Thursday, March 28, 2024

More About Mary


Finding a maiden name for an umpteenth great-grandmother can be challenging, especially if her given name was Mary. All I really knew about that Mary was that she was wife of my eighth great-grandfather, Richard Watts—not that she was actually mother of his children. Worse, even though I've already discovered Mary lost her husband at a relatively young age and likely could have remarried, I didn't have a clue what that subsequent married name might have been.  Still, given FamilySearch Labs' new Full Text search capability, I decided to give it a try and look for more about this Mary in colonial Virginia documents.

Knowing that Mary at least lived longer than her husband Richard—who died in 1716—I had a lot of searching ahead of me. Gambling on a safe bet that she still lived in Virginia after his death, I used the FamilySearch Labs' Full Text search to look for someone named, simply, Mary, which I entered as my keyword. I left the location wide open for the entire colony, as well, having no idea whether the family remained in—or removed from—Westmoreland County, where Richard's will had been recorded.

I didn't leave that simple keyword standing alone, though. I took a risk and guessed that perhaps the oldest Watts daughter would have been married by then—whenever "then" might have been. Thus, for the name of ancestor being searched, I actually loaded in Richard Watts' daughter's married name, Margaret Strother.

Admittedly, with such a wide open search request, I was prepared to see a large number of hits, but 1,703 results still seemed unwieldy. However, looking at the first result, I recognized it as a document I had already reviewed—the 1737 guardianship record in King George County naming Anthony Strother—thus being a record involving Margaret Watts Strother's daughter Margaret, not our Margaret herself.

The very next document in the search results was a will, which was encouraging, but it included names which I didn't recognize as part of the family. It was the last testament of someone named Mary, alright, but her last name was Chilton. Reading further in the document, I spotted two familiar names: John Watts and Richard Watts. However, embedded in the record were other unfamiliar names, including mention of some granddaughters and someone this Mary called "my son James Bowcock."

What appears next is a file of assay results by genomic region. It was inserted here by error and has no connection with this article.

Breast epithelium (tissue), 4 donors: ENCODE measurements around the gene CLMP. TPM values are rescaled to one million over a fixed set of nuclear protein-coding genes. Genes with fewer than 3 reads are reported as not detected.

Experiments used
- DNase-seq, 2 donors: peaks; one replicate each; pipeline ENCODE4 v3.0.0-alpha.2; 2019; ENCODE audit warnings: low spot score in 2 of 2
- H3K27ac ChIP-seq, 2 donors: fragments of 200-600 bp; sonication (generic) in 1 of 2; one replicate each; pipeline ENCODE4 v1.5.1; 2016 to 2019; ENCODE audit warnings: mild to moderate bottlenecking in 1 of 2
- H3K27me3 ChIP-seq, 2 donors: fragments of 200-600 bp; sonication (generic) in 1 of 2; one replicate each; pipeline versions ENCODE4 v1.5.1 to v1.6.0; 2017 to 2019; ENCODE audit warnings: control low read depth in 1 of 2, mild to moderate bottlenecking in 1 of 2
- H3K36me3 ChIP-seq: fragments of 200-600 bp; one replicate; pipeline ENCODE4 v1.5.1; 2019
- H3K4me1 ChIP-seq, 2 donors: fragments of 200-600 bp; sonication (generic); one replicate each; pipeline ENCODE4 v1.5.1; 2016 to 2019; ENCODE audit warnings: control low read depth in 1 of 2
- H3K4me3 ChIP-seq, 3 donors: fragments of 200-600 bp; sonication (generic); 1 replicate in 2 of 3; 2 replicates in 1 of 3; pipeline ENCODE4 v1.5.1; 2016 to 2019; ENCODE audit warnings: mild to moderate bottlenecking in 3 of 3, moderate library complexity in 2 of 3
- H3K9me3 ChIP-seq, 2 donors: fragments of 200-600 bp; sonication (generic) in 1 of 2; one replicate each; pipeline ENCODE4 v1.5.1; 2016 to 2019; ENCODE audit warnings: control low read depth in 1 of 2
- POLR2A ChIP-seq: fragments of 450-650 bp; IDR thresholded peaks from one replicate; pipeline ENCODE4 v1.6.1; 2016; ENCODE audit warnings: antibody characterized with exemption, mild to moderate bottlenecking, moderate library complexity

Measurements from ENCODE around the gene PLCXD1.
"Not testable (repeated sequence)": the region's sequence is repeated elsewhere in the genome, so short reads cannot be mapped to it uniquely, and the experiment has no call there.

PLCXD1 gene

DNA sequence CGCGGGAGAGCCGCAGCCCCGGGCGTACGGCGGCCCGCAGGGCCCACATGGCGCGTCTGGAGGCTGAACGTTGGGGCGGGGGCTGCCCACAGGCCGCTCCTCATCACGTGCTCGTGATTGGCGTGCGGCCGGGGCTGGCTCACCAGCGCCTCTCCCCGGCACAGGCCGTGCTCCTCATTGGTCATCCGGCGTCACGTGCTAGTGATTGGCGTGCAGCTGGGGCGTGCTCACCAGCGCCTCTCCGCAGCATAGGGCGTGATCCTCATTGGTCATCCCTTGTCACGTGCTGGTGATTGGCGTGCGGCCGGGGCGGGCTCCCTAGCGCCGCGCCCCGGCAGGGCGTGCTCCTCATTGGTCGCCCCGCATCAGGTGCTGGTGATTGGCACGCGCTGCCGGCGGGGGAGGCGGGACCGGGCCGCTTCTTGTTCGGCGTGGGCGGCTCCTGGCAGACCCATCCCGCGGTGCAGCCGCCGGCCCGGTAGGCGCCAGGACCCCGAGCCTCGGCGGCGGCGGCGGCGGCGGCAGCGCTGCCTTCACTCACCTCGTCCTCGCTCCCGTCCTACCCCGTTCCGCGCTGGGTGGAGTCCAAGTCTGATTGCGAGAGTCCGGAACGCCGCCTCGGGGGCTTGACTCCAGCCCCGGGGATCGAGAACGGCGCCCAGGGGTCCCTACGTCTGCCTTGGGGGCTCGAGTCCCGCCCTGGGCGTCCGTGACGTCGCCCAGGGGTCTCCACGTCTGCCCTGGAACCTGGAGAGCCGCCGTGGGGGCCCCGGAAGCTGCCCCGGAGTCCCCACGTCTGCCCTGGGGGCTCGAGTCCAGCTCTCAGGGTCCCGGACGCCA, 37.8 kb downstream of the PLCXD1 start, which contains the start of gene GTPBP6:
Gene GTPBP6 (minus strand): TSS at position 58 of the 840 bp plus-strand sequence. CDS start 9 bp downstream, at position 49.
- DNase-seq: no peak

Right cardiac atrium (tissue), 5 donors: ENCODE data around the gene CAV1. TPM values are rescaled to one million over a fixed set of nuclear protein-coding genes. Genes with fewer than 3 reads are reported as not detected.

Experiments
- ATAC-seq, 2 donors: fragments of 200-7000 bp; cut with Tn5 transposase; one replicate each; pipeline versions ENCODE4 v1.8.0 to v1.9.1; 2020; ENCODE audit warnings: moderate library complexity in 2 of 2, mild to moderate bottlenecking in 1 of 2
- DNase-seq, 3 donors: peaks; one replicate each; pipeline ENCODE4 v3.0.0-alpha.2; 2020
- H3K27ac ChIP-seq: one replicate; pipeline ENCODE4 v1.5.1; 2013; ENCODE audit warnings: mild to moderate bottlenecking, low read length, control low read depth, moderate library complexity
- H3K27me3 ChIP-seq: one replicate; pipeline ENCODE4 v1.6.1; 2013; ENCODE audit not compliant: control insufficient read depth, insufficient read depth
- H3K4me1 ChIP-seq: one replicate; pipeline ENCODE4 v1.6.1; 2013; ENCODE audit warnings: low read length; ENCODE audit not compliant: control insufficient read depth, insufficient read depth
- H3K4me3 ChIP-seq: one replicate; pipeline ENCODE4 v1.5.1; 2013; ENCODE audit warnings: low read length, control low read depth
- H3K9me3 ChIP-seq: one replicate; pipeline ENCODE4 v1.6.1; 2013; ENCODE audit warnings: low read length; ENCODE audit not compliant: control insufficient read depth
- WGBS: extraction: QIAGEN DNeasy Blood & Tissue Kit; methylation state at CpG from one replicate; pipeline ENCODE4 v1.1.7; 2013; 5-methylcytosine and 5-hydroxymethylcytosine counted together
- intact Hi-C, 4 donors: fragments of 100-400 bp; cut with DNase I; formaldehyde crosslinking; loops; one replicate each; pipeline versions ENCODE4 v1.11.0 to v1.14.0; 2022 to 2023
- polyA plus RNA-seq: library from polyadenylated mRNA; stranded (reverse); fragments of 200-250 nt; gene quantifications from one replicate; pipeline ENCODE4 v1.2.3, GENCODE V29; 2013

Remembering, too, that Margaret Watts' father Richard, in his own will, had only identified his two sons—thankfully, also named John and Richard in that earlier document—but had left his three daughters unnamed. I had no way to affirm that the named women in Mary Chilton's will, Jane Monroe and Mary Blackburn, were children of Richard Watts. However, remember that "Margaret Strother" was one of my search terms, and that was indeed the name of the third unnamed Watts daughter.

With that discovery of the will of Mary Chilton, I received confirmation that she was not only Richard Watts' wife, but mother of at least his sons John and Richard. The will also showed me that Mary had been married again, since she named in her will another son named James Bowcock. And though she was married to someone named Chilton, the way in which she made provision in her will for "Captain Thomas Chilton and Jemima his wife" indicated that whoever her final husband might have been—as he was not named in her will—that son of his was not hers as well.

Mary appointed her sons John and Richard Watts, as well as someone named Andrew Monroe, as her executors. They presented her will in court in Westmoreland County on April 26, 1737.

While I still don't know what Mary's maiden name might have been, I can safely place her in my matriline as my eighth great-grandmother, and also begin to examine her other daughters' line of descent for any potential matches to my mtDNA test. While I don't know much yet about Mary, I now know her  mitochondrial DNA still speaks through mine.

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